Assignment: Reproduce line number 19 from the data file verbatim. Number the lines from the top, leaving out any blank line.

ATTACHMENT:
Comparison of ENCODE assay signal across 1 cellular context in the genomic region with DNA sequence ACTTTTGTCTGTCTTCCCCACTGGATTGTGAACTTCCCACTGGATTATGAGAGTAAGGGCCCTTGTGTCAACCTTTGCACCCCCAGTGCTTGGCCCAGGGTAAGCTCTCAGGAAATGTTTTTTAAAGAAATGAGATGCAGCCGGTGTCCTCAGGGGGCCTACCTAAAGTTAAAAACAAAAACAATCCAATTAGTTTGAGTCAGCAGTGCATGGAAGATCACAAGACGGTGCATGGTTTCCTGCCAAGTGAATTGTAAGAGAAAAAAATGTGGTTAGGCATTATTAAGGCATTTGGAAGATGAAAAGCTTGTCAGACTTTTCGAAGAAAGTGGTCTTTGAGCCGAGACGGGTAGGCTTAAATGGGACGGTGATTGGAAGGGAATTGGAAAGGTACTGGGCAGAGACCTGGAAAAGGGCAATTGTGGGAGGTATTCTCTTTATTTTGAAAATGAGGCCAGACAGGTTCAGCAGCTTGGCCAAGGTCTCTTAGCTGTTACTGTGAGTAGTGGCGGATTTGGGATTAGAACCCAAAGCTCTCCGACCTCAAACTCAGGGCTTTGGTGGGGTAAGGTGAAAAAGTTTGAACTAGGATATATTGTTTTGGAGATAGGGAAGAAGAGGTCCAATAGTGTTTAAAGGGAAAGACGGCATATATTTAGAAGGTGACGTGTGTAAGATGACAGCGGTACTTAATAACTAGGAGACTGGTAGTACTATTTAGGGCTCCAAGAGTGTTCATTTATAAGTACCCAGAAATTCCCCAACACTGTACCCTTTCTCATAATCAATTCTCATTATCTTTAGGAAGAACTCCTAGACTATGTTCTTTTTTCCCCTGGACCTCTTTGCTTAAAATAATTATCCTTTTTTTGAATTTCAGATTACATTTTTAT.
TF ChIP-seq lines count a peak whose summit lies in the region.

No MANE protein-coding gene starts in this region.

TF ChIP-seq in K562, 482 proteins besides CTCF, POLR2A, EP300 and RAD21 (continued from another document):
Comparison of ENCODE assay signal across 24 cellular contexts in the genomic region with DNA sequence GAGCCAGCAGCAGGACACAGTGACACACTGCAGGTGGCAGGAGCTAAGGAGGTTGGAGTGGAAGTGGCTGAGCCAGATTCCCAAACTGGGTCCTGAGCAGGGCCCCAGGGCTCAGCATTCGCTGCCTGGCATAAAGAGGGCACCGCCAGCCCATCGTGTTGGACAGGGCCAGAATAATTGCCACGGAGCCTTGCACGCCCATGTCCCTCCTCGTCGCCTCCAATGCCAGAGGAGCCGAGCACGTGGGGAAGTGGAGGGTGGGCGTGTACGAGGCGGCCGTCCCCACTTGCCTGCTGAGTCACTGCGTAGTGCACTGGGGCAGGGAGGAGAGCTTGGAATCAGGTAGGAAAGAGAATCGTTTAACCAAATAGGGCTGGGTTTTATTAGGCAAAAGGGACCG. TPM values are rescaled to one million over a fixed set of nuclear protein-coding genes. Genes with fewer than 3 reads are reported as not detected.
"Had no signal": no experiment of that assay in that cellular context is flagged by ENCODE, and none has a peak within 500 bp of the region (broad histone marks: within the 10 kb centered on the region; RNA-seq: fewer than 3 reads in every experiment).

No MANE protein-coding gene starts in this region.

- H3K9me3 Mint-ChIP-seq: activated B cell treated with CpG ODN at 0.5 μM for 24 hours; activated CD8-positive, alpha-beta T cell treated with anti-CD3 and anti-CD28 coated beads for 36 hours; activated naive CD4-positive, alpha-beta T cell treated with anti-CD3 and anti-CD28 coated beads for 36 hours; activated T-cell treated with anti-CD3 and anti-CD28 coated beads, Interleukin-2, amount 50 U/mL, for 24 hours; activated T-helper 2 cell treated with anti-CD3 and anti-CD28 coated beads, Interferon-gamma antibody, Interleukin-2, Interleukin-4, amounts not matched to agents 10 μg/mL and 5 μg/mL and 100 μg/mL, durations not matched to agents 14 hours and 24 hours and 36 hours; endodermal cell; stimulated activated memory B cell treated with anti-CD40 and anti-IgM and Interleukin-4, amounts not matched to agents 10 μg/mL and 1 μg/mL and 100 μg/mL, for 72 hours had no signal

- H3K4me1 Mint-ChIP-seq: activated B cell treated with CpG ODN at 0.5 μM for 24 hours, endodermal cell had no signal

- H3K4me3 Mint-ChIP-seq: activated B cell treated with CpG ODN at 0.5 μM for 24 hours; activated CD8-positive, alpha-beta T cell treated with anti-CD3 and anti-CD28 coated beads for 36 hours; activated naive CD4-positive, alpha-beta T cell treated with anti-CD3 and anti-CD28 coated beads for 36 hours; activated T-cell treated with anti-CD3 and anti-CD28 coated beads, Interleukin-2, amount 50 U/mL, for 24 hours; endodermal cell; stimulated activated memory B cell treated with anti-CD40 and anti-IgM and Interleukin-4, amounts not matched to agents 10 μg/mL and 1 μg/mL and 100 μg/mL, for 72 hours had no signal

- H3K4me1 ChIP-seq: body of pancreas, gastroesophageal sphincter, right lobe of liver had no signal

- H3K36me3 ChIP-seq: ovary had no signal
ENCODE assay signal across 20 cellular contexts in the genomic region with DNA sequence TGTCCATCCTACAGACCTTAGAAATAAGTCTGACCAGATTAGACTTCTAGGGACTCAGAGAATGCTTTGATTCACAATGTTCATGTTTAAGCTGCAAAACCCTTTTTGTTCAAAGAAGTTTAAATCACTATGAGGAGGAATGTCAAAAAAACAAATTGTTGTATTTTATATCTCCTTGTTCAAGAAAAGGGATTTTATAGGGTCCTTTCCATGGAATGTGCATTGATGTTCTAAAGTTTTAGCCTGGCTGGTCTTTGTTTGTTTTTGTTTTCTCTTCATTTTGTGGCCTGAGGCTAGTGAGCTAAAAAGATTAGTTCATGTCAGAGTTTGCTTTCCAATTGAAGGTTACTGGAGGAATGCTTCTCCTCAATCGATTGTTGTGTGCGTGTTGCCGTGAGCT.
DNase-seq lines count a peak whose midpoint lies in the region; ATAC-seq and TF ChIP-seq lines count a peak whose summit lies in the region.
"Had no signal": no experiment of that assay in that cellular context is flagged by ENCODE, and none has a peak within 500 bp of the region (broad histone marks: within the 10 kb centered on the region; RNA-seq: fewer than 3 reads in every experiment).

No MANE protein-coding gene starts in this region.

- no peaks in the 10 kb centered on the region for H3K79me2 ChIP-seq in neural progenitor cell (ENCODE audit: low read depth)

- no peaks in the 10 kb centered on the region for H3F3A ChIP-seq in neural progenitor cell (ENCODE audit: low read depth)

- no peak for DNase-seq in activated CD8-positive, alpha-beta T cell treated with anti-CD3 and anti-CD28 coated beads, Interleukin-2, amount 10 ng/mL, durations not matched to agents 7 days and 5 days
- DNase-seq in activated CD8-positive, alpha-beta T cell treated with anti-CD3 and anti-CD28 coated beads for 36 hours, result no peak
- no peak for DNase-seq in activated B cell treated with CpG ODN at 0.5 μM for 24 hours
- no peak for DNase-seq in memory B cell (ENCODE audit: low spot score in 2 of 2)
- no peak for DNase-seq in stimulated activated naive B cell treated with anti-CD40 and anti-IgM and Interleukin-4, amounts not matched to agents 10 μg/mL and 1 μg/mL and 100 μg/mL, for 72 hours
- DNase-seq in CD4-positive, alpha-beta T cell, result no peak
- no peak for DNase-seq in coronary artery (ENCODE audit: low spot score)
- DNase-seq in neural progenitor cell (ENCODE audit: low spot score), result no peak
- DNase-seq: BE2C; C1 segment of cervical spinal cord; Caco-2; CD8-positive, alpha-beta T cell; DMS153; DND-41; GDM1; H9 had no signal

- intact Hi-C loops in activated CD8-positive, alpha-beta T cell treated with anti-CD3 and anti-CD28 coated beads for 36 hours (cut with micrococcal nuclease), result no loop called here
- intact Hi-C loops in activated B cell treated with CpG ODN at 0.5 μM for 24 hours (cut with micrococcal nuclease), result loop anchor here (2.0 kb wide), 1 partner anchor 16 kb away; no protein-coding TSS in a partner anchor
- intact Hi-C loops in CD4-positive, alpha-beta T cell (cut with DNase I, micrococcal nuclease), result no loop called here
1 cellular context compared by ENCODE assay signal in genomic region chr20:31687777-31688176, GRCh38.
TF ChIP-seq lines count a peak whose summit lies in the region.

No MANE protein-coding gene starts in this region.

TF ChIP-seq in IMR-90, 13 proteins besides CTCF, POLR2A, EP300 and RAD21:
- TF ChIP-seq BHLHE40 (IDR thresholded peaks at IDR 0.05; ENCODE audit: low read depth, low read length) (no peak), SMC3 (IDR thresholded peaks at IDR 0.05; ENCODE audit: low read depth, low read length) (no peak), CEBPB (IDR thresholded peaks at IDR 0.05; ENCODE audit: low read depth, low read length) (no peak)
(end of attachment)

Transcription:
- no peak for DNase-seq in activated CD8-positive, alpha-beta T cell treated with anti-CD3 and anti-CD28 coated beads, Interleukin-2, amount 10 ng/mL, durations not matched to agents 7 days and 5 days